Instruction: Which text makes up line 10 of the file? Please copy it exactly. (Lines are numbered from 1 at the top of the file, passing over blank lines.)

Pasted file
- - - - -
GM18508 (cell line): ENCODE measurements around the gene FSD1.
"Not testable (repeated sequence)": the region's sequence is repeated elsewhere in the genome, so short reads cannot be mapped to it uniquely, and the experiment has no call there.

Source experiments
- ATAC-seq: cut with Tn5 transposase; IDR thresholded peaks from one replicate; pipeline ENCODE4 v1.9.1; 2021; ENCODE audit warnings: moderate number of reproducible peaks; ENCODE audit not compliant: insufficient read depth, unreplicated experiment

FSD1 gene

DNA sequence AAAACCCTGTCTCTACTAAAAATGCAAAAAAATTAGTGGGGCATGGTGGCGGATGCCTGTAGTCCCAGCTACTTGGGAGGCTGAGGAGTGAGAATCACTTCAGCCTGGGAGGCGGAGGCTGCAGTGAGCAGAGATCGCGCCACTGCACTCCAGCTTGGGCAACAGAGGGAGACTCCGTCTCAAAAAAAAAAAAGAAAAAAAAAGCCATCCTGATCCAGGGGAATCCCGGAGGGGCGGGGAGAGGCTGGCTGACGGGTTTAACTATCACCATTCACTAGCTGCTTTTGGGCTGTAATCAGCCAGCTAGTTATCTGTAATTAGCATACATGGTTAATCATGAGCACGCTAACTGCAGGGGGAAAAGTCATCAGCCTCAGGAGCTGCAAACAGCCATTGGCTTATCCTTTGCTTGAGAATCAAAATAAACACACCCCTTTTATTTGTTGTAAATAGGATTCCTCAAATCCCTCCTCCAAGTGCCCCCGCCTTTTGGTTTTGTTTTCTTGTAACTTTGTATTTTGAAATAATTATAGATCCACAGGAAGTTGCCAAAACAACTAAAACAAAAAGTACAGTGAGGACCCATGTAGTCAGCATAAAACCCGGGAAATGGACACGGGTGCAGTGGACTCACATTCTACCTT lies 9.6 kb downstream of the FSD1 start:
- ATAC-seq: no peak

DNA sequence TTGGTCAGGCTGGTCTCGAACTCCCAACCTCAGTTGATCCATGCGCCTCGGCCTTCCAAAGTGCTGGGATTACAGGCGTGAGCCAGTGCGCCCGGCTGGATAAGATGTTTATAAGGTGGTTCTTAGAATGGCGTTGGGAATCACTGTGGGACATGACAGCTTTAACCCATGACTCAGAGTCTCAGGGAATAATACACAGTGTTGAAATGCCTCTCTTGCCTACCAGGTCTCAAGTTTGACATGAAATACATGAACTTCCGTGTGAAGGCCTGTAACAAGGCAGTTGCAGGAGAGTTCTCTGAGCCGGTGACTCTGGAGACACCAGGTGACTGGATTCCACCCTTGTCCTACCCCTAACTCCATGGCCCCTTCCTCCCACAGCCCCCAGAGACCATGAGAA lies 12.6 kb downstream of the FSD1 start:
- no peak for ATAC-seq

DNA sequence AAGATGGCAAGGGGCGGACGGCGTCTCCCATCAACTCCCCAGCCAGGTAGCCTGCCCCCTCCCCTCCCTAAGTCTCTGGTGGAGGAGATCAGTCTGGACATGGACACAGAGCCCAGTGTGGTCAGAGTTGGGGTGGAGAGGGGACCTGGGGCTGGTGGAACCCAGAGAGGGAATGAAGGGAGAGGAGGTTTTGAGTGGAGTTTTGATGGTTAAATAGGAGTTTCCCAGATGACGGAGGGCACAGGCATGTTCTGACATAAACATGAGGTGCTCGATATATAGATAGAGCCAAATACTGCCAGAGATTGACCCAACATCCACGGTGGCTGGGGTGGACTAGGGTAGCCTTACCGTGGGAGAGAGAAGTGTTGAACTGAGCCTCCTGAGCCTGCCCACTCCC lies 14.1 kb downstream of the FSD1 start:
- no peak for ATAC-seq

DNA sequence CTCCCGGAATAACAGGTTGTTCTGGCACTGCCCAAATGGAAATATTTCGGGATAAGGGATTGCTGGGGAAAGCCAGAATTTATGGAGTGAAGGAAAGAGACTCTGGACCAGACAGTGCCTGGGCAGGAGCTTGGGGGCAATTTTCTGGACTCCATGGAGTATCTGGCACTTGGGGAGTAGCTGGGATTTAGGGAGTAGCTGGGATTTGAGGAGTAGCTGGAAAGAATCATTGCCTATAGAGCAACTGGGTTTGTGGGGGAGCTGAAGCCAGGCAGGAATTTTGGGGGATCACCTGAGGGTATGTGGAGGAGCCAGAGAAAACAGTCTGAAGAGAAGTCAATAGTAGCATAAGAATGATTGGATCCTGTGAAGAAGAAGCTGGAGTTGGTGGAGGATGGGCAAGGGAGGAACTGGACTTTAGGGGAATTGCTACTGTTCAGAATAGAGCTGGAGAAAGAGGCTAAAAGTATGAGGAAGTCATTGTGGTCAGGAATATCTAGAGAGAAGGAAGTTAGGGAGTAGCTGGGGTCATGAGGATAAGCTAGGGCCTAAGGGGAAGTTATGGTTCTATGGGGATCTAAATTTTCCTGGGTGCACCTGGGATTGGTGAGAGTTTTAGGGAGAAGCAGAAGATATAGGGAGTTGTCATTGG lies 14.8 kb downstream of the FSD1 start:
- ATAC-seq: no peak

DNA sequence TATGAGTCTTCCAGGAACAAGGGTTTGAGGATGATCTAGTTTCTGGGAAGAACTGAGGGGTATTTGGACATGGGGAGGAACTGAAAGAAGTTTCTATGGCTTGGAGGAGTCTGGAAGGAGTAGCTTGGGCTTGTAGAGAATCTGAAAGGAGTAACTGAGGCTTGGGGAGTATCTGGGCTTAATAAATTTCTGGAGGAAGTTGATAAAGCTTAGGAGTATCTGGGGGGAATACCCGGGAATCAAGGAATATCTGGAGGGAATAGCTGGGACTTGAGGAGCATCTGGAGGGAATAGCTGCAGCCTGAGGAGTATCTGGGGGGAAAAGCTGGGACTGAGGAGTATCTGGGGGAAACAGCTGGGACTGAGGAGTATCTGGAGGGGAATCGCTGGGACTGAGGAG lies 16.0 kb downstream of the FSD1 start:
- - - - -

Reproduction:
DNA sequence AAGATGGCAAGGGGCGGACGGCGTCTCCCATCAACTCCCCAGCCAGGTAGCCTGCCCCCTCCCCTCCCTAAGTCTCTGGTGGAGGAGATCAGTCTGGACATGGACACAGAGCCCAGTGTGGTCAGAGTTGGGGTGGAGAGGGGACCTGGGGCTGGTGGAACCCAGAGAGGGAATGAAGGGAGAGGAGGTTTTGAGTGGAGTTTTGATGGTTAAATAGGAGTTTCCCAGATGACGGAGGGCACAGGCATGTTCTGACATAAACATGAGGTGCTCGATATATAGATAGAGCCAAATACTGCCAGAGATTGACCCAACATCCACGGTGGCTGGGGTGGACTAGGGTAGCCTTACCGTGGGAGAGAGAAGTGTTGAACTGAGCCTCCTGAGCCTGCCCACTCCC lies 14.1 kb downstream of the FSD1 start: